Directed by Sarah Gavron

Brody-TheToo-EasyHistoryofSuffragette-1200The percentage of feature film coverage given to women’s rights issues  can probably be measured with a decimal in front of whatever number you come up with. And I’ve often wondered why this story had not been told before. If you know British history, you’ll know, as I did, exactly how this movie unfolds, including the ending. And yet, I was still quite shaken. That “Suffragette” accomplishes this is due to its performances, its beautiful re-creations, and its lovely direction.

Carey Mulligan has now delivered two of my favorite performances of the year (“Far From the Madding Crowd” being the other). When she smiles, you can’t avoid grinning. When she sobs, you ache. And when she is forceful, you feel it viscerally. But if Mulligan is the picture’s heart, Anne-Marie Duff (unrecognizable as the same woman who plays Fiona in Showtime’s “Shameless”) is its gravity. Sensational as the embodiment of Mulligan’s conscience, I don’t think it will surprise anyone if she’s nominated for several Supporting Actor awards. Brendan Gleeson, Ben Whishaw, Helena Bonham Carter and the always good, but hardly used, Geoff Bell, make the world of the film complete.

This film looks so authentic, you initially think the budget must be exorbitant. But Hollywood doesn’t dole out tens of millions of dollars to just anyone, no matter how good the source material. So I looked at the budget…$14mil…which ain’t peanuts, but they sure did get their money’s worth. This looks, feels and smells like London in 1912, which is absolutely essential to its success.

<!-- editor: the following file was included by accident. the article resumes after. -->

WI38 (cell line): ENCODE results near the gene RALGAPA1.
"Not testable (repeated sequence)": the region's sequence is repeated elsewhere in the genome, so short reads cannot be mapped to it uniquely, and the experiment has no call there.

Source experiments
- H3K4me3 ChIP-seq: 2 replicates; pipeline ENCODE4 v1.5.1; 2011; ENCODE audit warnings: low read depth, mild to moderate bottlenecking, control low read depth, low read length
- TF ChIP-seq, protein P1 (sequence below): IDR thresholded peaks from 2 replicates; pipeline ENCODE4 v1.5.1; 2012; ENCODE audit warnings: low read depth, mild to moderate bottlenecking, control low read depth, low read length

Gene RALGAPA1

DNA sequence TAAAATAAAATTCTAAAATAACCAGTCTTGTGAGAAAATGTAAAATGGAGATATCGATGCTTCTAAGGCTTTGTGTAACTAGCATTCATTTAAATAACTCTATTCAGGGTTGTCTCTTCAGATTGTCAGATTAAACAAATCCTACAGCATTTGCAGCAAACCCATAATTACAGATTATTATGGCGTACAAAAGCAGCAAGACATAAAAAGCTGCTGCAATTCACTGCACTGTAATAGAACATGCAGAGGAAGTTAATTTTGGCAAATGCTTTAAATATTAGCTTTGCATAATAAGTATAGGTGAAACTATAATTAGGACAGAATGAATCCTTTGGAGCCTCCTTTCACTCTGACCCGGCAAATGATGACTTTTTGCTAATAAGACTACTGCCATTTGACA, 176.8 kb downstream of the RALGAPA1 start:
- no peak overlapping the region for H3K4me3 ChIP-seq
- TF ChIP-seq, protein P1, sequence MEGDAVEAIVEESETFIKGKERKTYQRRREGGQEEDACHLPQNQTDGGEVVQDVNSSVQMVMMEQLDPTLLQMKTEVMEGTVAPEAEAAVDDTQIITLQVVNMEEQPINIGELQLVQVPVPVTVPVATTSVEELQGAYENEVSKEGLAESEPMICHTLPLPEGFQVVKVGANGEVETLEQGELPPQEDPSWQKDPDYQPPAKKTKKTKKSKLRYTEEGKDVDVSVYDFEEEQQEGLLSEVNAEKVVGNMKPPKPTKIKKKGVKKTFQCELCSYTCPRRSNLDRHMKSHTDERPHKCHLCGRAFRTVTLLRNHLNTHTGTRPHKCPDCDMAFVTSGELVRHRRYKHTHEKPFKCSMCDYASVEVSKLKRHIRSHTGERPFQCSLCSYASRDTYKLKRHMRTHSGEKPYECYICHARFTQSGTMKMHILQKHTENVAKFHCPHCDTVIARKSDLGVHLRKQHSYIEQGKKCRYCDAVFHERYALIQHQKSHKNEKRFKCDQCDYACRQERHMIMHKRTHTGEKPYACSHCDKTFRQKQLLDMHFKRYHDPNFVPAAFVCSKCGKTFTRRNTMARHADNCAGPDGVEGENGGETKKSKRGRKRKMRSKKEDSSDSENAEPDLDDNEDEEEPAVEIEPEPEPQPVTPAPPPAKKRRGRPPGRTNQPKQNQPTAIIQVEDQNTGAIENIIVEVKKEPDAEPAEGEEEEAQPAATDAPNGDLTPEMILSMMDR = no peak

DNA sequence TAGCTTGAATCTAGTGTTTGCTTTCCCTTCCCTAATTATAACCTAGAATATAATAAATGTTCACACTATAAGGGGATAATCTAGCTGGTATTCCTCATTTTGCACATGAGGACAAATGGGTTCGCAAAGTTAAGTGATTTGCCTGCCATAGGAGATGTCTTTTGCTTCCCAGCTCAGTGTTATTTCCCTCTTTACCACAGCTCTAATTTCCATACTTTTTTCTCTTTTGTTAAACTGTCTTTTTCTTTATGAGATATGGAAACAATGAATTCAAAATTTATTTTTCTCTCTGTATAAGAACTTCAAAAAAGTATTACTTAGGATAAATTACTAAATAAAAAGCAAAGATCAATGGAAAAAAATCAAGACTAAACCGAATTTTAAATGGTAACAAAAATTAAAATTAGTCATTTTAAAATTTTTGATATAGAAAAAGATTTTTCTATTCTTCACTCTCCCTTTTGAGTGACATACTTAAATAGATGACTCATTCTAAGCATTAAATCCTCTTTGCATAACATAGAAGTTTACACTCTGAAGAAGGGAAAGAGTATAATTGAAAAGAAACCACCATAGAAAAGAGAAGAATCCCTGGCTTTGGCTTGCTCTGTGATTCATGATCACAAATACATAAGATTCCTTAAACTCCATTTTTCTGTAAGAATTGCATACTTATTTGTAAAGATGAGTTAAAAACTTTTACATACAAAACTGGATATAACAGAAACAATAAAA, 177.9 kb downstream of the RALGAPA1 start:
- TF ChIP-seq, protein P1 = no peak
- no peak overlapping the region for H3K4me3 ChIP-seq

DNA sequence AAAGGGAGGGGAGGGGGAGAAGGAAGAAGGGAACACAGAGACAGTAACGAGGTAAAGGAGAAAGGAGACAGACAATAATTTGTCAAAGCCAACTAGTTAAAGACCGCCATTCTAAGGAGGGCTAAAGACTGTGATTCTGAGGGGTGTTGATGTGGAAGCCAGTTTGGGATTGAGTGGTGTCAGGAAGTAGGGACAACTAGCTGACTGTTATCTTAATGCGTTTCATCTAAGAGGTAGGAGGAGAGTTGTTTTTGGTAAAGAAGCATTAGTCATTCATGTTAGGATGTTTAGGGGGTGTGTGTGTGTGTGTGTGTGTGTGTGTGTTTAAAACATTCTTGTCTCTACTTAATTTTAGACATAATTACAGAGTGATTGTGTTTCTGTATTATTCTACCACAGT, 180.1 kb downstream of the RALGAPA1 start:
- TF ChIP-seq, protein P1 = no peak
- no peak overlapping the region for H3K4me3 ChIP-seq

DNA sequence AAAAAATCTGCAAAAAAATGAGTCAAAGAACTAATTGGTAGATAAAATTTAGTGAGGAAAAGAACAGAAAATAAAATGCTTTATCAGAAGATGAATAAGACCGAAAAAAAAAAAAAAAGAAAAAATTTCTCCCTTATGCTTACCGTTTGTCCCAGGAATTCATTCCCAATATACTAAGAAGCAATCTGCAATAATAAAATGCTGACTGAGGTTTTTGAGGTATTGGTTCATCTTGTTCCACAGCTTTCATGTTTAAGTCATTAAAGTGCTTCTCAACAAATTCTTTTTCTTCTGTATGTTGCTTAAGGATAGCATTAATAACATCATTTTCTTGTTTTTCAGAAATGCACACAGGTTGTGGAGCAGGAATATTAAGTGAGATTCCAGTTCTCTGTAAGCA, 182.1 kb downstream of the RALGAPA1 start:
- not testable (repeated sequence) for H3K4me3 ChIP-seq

Which is all the more amazing when you realize the director has exactly one feature to her helming credit – about seven years ago. What a second feature! Ms. Gavron has created a film more than worthy of the subject. It has a couple second act issues which lead to a little dullness, but it doesn’t last. And she never allows any of these characters to become two-dimensional, which is difficult when attempting to accurately present such well-known history. And while I normally rail against the need to give us text-filled frames of “meaningful” postscript at a film’s end, here they fit perfectly, adding modern context to the century-old tale.

Finally, a shout out to the great Alexander Desplat. After a plethora of recent mediocre scores (I’m talking to you Mr. Newman), this works just as it should.

Written on 11/7/2015

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